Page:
Paris after Orlando: gay prisoners of racial prejudice

Vigil held in Houston, Texas for 2016 Orlando shooting.Wikicommons/Ashton Woods. Some rights reserved.Reading
between words is a “precipitous” art, wrote Jean Genet in Prisoner of Love: “The space between the words contains
more reality than does the time it takes to read them.” The reality buried in
press articles and official statements in France in the wake of the Orlando massacre
was dreadful.

From the day of the shooting
until this weekend when Gay Pride was held in the streets of Paris, public discourse
showed the shrinking and toxic civic imagination of a European liberal
democracy engulfed in homophobia and racism.

Death
is increasingly brought in our browser tab, as writer and photographer Teju
Cole has pointed out. We are increasingly exposed to camera footage of
homicides and massacres that suddenly plunge us “into
someone else’s horror.” Occasionally though, we share some of the victims’
social identities, prompting
us into digital or, more rarely, physical acts of collective mourning and
protests. For gay men and women across American and European liberal
democracies, whose memories are burdened by experiences
of abuse, discrimination, and violence, the Orlando shooting was proof that
their lives could be destroyed again, with an even greater furor.

The reverberations of
the Orlando shooting with French gays and lesbians’ own painful memories were
made even more sorrowful by the fact that the victims’ sexual identities were
only reluctantly acknowledged. This erasure by journalists and politicians has
highlighted the lasting homophobia of French society. It served also as a
reminder of how fragile the tenuous progress made for gay rights is amidst the rise
of rightwing and fundamentalist Christian groups in France.

With a rare unanimity,
on the day after the shooting the media
overlooked the fact that most of the fallen were gay to concentrate on the
sole identity of the shooter: US citizen, born to Afghan parents, having
pledged allegiance to ISIS. Le Monde
used the very clumsy word ‘anti-homosexual.’
Le Figaro chose a picture
of a man and a woman crying in each others’ arms. Causeur, which had stood against gay marriage, published “Terrorism: let’s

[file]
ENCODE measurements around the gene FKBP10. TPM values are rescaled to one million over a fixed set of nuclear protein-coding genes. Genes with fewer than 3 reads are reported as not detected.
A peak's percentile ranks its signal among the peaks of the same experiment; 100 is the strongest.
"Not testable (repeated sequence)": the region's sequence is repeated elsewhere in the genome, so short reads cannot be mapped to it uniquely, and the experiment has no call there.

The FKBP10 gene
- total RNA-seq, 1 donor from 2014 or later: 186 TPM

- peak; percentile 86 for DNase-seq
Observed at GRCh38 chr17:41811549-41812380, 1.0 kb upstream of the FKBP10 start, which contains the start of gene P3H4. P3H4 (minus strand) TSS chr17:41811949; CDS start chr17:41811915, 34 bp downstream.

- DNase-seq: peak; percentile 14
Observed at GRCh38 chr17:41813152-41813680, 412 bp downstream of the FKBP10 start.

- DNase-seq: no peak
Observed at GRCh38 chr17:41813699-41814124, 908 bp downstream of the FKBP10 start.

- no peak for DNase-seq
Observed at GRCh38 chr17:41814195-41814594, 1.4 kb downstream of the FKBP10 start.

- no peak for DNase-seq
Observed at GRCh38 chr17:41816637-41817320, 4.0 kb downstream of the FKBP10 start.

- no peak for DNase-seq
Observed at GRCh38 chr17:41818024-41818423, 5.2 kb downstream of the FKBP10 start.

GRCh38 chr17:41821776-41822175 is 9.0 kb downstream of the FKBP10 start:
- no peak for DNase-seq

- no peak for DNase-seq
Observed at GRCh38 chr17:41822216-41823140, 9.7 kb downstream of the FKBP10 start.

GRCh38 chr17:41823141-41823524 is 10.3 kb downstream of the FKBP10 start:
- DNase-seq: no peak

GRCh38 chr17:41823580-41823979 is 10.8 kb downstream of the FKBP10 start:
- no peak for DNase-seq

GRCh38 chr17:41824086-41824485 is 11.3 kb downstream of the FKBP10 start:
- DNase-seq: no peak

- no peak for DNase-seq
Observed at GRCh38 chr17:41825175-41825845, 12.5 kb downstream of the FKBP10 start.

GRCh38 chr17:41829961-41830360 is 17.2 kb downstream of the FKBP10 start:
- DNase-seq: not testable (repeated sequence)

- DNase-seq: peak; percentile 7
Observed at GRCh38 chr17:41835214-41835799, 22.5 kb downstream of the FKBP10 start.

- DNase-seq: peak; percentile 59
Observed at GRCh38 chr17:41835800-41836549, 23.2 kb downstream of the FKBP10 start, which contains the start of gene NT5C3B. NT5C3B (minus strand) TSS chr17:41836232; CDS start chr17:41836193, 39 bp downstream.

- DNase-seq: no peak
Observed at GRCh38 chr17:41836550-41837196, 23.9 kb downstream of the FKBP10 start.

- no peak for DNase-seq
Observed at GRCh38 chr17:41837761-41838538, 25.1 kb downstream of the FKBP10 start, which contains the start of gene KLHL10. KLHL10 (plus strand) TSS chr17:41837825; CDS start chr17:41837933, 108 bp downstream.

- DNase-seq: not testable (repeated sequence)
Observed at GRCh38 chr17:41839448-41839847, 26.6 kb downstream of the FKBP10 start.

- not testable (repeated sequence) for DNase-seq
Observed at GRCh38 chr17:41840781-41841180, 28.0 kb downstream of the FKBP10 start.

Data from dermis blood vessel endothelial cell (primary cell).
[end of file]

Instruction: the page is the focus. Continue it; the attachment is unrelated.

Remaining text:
not amalgamate all the homophobes.”

From the whole political
spectrum, French politicians, most of whom felt emboldened by global Islamist
terrorism to amplify their calls to the populist ghosts of an alleged ‘national
identity’, also showed how uncomfortable they were dealing with homosexuality
among their citizens and electors.

François Hollande kept
absurdly changing the
wording of his condolence, without ever really finding a message dignified
for the deadliest attack
on a gay target
in American history. The rampant homophobia of the French government was
even more striking when Interior Minister Bernard Cazeneuve asked the
organizers of Gay Pride to cancel it, before allowing it to continue but with a
shortened
route. According to Cazeneuve, Pride could not be protected by a police
force short-staffed due to the Euro 2016 soccer tournament. Using both the
context of Islamist threats and the legal means of a seemingly perpetually
extended state of emergency, the Ministry
has recently shown a mastery in the art of authorizing or banning
marches according to the government’s economic and social preferences,
ultimately betraying its indifference to civil liberties and constitutional
rights.

Excluding liturgies

But death has a more
democratic imagination than the excluding liturgies of the neoliberal French
state. Death does not know class, gender or sexuality, nor borders, status, or
time. In the days after the shooting, the future
of the fallen tragically converged with the past of their path. Friends
and relatives flew from Puerto Rico and Mexico to attend funerals in the United
States. Bodies were repatriated to be buried in their homelands.
Organizations provided financial assistance for the spoils
of the undocumented dead.

The victims’ racial
identities, mostly
Hispanic
and many Black, were not really highlighted by French LGBT
organizations, while they denounced the generalized erasure of the victims’
sexual identities.